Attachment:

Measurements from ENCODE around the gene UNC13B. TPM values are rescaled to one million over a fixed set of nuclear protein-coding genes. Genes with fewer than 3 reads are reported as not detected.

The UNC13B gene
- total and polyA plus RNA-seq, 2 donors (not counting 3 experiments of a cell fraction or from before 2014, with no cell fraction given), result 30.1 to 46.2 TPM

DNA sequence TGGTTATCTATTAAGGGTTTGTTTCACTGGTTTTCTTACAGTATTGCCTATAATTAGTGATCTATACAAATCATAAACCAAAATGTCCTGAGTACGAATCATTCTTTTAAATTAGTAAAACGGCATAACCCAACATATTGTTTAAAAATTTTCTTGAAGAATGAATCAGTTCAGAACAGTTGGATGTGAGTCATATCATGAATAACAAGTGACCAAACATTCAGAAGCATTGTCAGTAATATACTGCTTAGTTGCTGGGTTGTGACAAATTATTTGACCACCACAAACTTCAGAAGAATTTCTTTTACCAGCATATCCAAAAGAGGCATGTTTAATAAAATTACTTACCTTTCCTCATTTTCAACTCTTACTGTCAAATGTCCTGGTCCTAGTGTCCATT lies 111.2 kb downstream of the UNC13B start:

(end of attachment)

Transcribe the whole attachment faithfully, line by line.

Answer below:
Measurements from ENCODE around the gene UNC13B. TPM values are rescaled to one million over a fixed set of nuclear protein-coding genes. Genes with fewer than 3 reads are reported as not detected.

The UNC13B gene
- total and polyA plus RNA-seq, 2 donors (not counting 3 experiments of a cell fraction or from before 2014, with no cell fraction given), result 30.1 to 46.2 TPM

DNA sequence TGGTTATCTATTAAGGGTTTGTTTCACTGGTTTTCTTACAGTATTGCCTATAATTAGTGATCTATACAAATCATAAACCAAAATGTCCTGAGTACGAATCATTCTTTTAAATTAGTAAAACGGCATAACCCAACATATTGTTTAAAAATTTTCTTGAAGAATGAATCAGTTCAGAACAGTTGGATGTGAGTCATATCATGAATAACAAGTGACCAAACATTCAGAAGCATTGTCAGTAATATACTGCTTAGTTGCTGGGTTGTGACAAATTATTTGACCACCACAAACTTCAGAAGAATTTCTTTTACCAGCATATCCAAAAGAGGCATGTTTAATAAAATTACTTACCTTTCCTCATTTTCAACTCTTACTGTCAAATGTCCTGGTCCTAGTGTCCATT lies 111.2 kb downstream of the UNC13B start: